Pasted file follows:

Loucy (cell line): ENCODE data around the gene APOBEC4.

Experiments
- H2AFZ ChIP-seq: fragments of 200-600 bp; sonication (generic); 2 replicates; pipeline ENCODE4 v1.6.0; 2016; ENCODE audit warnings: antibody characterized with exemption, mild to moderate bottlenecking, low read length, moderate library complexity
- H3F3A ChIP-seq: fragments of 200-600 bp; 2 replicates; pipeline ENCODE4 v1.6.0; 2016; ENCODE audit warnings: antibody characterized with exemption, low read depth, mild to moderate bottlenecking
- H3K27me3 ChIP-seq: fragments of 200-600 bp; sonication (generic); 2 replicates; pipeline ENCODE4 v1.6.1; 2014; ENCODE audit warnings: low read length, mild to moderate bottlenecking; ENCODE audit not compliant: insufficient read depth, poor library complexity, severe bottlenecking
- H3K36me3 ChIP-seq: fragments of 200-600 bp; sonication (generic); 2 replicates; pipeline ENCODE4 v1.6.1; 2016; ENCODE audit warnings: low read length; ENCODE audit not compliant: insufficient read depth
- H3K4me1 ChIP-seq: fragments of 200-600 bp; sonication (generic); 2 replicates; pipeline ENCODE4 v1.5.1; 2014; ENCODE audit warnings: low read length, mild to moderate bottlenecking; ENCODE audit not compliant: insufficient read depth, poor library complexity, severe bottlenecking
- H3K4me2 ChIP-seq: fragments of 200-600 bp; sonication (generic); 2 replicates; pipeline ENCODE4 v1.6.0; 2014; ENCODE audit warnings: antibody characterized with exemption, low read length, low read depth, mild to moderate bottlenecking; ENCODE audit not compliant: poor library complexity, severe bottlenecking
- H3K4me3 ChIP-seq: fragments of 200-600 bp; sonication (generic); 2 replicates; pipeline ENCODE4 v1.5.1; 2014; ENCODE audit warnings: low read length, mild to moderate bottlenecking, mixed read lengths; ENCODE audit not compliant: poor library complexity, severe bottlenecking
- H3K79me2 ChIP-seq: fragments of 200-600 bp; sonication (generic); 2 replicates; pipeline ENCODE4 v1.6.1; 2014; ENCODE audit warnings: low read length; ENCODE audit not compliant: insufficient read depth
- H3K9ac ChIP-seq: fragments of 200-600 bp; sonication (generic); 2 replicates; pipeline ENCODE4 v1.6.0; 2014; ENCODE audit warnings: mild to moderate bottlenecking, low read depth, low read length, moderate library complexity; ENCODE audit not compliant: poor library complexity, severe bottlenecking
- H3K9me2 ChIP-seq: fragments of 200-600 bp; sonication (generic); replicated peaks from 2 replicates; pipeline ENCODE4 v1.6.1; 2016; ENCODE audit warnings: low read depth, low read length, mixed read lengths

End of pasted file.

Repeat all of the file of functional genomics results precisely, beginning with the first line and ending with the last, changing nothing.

Loucy (cell line): ENCODE data around the gene APOBEC4.

Experiments
- H2AFZ ChIP-seq: fragments of 200-600 bp; sonication (generic); 2 replicates; pipeline ENCODE4 v1.6.0; 2016; ENCODE audit warnings: antibody characterized with exemption, mild to moderate bottlenecking, low read length, moderate library complexity
- H3F3A ChIP-seq: fragments of 200-600 bp; 2 replicates; pipeline ENCODE4 v1.6.0; 2016; ENCODE audit warnings: antibody characterized with exemption, low read depth, mild to moderate bottlenecking
- H3K27me3 ChIP-seq: fragments of 200-600 bp; sonication (generic); 2 replicates; pipeline ENCODE4 v1.6.1; 2014; ENCODE audit warnings: low read length, mild to moderate bottlenecking; ENCODE audit not compliant: insufficient read depth, poor library complexity, severe bottlenecking
- H3K36me3 ChIP-seq: fragments of 200-600 bp; sonication (generic); 2 replicates; pipeline ENCODE4 v1.6.1; 2016; ENCODE audit warnings: low read length; ENCODE audit not compliant: insufficient read depth
- H3K4me1 ChIP-seq: fragments of 200-600 bp; sonication (generic); 2 replicates; pipeline ENCODE4 v1.5.1; 2014; ENCODE audit warnings: low read length, mild to moderate bottlenecking; ENCODE audit not compliant: insufficient read depth, poor library complexity, severe bottlenecking
- H3K4me2 ChIP-seq: fragments of 200-600 bp; sonication (generic); 2 replicates; pipeline ENCODE4 v1.6.0; 2014; ENCODE audit warnings: antibody characterized with exemption, low read length, low read depth, mild to moderate bottlenecking; ENCODE audit not compliant: poor library complexity, severe bottlenecking
- H3K4me3 ChIP-seq: fragments of 200-600 bp; sonication (generic); 2 replicates; pipeline ENCODE4 v1.5.1; 2014; ENCODE audit warnings: low read length, mild to moderate bottlenecking, mixed read lengths; ENCODE audit not compliant: poor library complexity, severe bottlenecking
- H3K79me2 ChIP-seq: fragments of 200-600 bp; sonication (generic); 2 replicates; pipeline ENCODE4 v1.6.1; 2014; ENCODE audit warnings: low read length; ENCODE audit not compliant: insufficient read depth
- H3K9ac ChIP-seq: fragments of 200-600 bp; sonication (generic); 2 replicates; pipeline ENCODE4 v1.6.0; 2014; ENCODE audit warnings: mild to moderate bottlenecking, low read depth, low read length, moderate library complexity; ENCODE audit not compliant: poor library complexity, severe bottlenecking
- H3K9me2 ChIP-seq: fragments of 200-600 bp; sonication (generic); replicated peaks from 2 replicates; pipeline ENCODE4 v1.6.1; 2016; ENCODE audit warnings: low read depth, low read length, mixed read lengths